U.S. lawmakers hope Senate leaders can break fiscal impasse as deadline looms


By Paul Eckert and Lisa Lambert

WASHINGTON, Oct 13 (Reuters) - U.S. lawmakers voicedtentative optimism Sunday that fiscal crisis talks betweenSenate leaders would pave the way to a deal to avert agovernment default and reopen the government, but Democrats andRepublicans remained far apart on details.

As the clock ticked down to a Thursday deadline for raisingthe U.S. debt ceiling, necessary to avoid a possible governmentdefault that would roil world financial markets, both Democraticand Republican senators said the fact their leaders were meetingrepresented progress.

"It's a breakthrough. Hard to imagine, but it's abreakthrough," Dick Durbin, the second-ranking Democrat in theSenate, told NBC's "Meet the Press" program.

"The conversation that started yesterday between Senator(Mitch) McConnell - the Republican Senate leader - and Senator(Harry) Reid I think has the promise of finding a solution," hesaid.

Reid, the Senate majority leader, and McConnell held aninitial session on Saturday and agreed to meet again on Sunday.

Saturday's meeting, however, failed to dispel uncertaintyabout their ability to reach an agreement quickly to end apartial government shutdown and increase the nation's borrowingauthority.

Durbin offered no concrete reason for optimism, stressingthe dire consequences of failure and his hope that "sensiblepeople prevail" in a crisis that began with a partial governmentshutdown on Oct. 1.

"I don't want to be overly optimistic, but there's a lot atstake," said the Illinois Democrat.

Ohio Republican Senator Rob Portman said he also expectedthe two sides could reach a deal by Thursday.

Appearing on CNN's "State of the Union," Senators SusanCollins, a Republican, and Amy Klobuchar, a Democrat, agreedthat a solution will be reached by Reid and McConnell beforeThursday.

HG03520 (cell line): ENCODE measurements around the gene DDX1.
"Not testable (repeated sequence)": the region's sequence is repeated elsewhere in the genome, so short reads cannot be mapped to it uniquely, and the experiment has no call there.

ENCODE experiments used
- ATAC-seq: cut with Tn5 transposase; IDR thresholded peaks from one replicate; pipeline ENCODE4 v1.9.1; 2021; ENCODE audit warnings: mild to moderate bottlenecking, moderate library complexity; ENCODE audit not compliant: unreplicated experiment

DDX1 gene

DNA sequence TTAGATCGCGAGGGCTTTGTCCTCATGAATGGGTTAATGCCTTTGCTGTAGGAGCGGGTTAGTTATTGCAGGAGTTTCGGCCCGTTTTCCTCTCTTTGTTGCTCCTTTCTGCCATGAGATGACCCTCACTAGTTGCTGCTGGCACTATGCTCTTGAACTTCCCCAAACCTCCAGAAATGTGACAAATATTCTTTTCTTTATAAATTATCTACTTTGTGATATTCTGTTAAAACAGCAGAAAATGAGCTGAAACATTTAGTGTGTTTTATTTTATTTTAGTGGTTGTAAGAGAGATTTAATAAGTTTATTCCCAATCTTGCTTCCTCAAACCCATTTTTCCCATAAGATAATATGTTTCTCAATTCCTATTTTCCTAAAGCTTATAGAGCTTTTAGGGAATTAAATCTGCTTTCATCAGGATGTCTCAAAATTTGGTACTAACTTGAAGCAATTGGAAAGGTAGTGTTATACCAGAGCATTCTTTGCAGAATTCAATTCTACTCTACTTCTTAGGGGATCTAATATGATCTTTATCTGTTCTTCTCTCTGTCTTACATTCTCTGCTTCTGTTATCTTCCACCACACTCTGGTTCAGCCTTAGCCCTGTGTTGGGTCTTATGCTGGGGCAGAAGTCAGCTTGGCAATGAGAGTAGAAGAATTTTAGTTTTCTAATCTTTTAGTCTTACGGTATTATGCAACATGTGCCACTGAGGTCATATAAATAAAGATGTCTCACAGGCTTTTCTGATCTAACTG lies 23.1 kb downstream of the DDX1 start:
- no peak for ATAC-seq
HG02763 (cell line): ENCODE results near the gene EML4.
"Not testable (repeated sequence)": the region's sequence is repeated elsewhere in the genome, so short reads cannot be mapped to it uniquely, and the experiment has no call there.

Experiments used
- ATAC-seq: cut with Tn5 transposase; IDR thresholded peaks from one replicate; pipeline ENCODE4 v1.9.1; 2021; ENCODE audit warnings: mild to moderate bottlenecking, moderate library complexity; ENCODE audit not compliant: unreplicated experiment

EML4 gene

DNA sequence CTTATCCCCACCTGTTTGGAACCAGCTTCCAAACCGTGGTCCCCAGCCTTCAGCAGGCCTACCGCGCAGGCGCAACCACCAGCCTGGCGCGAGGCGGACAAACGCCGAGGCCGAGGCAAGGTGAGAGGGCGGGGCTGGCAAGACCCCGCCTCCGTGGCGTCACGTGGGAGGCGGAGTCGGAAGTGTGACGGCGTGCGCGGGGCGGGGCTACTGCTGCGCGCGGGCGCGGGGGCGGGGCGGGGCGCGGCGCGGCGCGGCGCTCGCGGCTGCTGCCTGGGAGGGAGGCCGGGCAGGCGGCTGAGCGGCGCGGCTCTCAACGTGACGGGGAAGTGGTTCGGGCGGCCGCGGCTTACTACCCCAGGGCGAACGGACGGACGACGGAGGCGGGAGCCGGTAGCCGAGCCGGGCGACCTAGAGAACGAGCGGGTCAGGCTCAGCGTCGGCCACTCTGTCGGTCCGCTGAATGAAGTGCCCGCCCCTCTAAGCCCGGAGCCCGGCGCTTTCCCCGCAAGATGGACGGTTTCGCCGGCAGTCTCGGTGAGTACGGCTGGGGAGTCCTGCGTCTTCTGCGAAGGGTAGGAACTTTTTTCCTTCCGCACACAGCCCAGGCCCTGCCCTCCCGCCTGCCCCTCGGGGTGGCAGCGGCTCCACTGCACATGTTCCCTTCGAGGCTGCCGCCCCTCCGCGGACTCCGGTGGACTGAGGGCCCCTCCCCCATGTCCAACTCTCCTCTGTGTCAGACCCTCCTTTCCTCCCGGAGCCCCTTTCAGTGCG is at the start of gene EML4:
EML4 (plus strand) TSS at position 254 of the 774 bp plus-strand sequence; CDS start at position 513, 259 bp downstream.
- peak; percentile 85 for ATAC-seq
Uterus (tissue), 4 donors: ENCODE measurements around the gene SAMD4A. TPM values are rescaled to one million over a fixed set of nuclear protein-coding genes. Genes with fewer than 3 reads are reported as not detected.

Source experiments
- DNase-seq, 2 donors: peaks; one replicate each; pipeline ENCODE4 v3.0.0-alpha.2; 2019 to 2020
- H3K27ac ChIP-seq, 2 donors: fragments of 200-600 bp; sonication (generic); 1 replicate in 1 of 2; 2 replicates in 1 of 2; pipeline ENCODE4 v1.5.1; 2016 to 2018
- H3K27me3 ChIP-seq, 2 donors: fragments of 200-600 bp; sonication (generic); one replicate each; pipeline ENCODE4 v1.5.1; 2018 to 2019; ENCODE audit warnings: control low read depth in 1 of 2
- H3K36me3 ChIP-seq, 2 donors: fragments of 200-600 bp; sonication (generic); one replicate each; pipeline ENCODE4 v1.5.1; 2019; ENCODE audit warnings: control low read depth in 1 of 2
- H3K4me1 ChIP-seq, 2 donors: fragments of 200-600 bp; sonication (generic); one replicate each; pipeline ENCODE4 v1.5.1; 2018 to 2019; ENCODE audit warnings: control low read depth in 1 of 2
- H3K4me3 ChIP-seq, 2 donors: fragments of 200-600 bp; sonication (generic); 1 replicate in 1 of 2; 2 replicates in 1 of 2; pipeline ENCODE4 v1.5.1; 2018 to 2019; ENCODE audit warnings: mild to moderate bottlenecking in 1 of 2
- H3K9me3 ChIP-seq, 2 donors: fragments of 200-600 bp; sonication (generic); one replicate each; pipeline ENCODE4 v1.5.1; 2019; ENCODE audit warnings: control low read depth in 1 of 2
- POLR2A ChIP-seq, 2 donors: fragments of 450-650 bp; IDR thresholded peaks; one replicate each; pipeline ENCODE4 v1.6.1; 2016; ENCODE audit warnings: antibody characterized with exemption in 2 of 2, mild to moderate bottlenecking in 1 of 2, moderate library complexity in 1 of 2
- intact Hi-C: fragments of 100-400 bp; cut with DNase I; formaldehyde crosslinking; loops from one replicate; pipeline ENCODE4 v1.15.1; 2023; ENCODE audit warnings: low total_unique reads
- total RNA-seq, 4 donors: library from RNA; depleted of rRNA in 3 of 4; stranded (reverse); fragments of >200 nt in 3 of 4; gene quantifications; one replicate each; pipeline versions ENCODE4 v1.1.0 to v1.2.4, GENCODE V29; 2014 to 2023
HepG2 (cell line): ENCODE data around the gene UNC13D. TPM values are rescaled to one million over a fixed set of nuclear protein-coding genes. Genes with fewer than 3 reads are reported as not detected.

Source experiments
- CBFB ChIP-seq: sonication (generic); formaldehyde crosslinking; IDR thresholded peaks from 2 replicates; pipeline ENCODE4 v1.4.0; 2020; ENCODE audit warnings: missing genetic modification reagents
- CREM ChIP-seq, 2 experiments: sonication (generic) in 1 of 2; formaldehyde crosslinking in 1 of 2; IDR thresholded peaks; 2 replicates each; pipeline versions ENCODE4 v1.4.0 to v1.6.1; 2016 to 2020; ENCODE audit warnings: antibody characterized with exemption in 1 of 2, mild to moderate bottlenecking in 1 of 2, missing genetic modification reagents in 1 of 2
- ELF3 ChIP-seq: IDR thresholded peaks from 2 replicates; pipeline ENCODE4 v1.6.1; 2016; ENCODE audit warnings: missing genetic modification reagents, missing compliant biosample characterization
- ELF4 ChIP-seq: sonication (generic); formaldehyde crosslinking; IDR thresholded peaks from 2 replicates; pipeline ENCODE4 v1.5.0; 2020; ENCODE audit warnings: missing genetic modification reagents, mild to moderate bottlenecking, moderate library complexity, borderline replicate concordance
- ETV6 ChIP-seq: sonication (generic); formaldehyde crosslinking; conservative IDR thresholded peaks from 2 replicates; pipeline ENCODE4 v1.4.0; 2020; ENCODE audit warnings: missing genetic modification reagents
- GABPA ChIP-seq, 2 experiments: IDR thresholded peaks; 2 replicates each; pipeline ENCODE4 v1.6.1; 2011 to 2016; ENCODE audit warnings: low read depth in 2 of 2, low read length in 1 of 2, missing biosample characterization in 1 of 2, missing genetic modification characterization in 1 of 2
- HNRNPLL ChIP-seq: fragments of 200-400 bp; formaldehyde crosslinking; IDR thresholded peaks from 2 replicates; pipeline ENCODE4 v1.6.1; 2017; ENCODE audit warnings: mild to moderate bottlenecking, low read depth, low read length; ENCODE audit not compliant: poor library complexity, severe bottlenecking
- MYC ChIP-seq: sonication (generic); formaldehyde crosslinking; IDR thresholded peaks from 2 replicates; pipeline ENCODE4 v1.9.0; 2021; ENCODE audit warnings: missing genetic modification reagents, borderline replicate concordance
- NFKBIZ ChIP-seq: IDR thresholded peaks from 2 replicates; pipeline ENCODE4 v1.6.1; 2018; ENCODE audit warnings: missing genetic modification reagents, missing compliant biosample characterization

Among the unresolved issues are the duration of the debtceiling increase and the level of spending Congress will approvewhen it finally agrees on a bill to reopen the government.

Democrats are attempting to use the negotiations to raisespending above the levels authorized by the "sequester"-stringent across the board budget cuts that took effect inMarch, with more reductions set for January.

Lawmakers are also scrambling to put hundreds of thousandsof federal employees back to work after their failure to fundthe government resulted in the partial shutdown.

Washington's debt ceiling drama played out as anxious globalfinancial leaders gathered in the U.S. capital for annualmeetings of the International Monetary Fund and Group of 20major industrialized and emerging economies.

World Bank President Jim Yong Kim on Saturday warned theUnited States was just "five days away from a very dangerousmoment" unless politicians produce a plan to avoid default.

"If this comes to pass, it could be a disastrous event forthe developing world, and that will in turn greatly hurtdeveloped economies as well," he told reporters after a meetingof the bank's Development Committee.

Meanwhile, U.S. stock investors, who were hoping to leavepolitics aside to focus on fundamentals, are likely to be morebearish on Monday amid expectations that talks to resolve thecrisis will go down to the wire on Thursday.

The S&P 500 stock index generated two days of strong gainsin advance of the weekend on hopes that an agreement to raisethe $16.7 trillion federal borrowing limit was near.

But the lack of progress so far is expected to cause sellingpressure to resume as investors start thinking the negotiationsmay go right up to the Oct. 17 deadline to increase the debtceiling.

"This continual breakdown in talks likely won't have apositive effect on the markets," said Bonnie Baha, seniorportfolio manager at DoubleLine Capital in Los Angeles.

"If the U.S. breaches the debt ceiling and there's any hintwhatsoever that the U.S. will not meet their obligations ontime, then all bets are off. We're drifting into unchartedwaters here,' she added.

"There will probably be a negative reaction in the stockmarket but I think the pressure is really shifting to Washingtonnow," said William Larkin, fixed income portfolio manager atCabot Money Management in Salem, Massachusetts.

View Comments (5)